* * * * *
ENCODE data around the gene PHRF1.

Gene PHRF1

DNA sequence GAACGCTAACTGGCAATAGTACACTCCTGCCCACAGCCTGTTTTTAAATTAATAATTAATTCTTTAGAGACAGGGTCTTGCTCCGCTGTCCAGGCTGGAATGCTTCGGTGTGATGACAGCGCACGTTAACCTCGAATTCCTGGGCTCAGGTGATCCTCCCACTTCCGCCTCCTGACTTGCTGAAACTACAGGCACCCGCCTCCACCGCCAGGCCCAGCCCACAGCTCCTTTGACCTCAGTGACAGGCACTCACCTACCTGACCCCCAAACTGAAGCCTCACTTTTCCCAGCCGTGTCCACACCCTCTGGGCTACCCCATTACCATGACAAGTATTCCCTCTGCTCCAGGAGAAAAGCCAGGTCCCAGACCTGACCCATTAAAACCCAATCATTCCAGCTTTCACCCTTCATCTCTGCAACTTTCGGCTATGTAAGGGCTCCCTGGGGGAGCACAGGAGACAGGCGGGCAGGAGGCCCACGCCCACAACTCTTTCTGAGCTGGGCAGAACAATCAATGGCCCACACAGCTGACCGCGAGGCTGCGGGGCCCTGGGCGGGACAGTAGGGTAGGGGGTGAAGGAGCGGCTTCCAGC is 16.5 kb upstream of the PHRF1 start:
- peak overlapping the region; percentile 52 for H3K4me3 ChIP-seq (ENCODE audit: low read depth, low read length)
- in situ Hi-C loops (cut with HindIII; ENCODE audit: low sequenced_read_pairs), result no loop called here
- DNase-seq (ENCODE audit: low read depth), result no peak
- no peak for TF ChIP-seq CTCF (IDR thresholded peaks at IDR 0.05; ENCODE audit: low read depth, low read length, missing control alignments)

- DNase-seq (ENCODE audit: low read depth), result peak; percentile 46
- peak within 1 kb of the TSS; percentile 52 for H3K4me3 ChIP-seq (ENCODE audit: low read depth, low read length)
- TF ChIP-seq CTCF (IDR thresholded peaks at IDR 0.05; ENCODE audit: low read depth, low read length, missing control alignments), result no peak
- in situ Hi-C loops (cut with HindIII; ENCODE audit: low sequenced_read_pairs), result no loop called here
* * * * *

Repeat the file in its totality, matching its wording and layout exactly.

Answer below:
ENCODE data around the gene PHRF1.

Gene PHRF1

DNA sequence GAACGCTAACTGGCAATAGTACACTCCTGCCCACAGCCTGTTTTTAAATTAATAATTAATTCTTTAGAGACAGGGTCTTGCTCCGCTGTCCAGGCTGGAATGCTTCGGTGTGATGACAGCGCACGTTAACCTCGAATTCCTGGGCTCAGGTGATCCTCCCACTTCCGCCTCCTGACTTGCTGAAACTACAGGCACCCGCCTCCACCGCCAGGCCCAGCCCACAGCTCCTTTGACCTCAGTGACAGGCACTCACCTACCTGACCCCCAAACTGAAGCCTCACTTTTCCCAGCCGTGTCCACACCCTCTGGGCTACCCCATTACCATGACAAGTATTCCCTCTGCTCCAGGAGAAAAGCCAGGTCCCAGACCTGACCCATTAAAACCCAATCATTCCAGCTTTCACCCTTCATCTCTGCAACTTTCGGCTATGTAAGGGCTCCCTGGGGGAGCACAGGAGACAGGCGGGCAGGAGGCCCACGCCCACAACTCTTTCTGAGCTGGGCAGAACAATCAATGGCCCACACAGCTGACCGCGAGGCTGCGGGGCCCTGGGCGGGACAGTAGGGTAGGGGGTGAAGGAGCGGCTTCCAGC is 16.5 kb upstream of the PHRF1 start:
- peak overlapping the region; percentile 52 for H3K4me3 ChIP-seq (ENCODE audit: low read depth, low read length)
- in situ Hi-C loops (cut with HindIII; ENCODE audit: low sequenced_read_pairs), result no loop called here
- DNase-seq (ENCODE audit: low read depth), result no peak
- no peak for TF ChIP-seq CTCF (IDR thresholded peaks at IDR 0.05; ENCODE audit: low read depth, low read length, missing control alignments)

- DNase-seq (ENCODE audit: low read depth), result peak; percentile 46
- peak within 1 kb of the TSS; percentile 52 for H3K4me3 ChIP-seq (ENCODE audit: low read depth, low read length)
- TF ChIP-seq CTCF (IDR thresholded peaks at IDR 0.05; ENCODE audit: low read depth, low read length, missing control alignments), result no peak
- in situ Hi-C loops (cut with HindIII; ENCODE audit: low sequenced_read_pairs), result no loop called here